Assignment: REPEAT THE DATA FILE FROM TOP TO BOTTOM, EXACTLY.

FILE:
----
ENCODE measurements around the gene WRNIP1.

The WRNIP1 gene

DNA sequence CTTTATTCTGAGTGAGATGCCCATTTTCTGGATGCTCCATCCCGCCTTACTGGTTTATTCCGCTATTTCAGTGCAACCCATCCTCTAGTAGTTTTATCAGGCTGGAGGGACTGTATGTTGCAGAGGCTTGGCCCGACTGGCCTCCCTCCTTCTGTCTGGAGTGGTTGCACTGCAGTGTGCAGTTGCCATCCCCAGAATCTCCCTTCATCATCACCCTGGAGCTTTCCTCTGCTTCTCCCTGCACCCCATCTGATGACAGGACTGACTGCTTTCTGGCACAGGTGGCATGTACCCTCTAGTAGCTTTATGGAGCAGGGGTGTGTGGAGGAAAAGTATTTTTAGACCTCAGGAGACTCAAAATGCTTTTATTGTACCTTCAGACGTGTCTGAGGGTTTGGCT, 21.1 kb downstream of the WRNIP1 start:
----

ENCODE measurements around the gene WRNIP1.

The WRNIP1 gene

DNA sequence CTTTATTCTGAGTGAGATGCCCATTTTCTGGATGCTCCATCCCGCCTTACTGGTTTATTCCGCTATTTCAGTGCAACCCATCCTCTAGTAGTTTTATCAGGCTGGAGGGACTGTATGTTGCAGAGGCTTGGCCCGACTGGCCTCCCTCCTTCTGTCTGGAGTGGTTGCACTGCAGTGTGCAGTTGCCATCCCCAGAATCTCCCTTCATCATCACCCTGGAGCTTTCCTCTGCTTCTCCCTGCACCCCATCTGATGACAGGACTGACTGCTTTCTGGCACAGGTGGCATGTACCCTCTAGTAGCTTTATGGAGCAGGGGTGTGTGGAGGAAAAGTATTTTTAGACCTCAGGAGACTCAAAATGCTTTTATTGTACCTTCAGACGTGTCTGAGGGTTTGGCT, 21.1 kb downstream of the WRNIP1 start: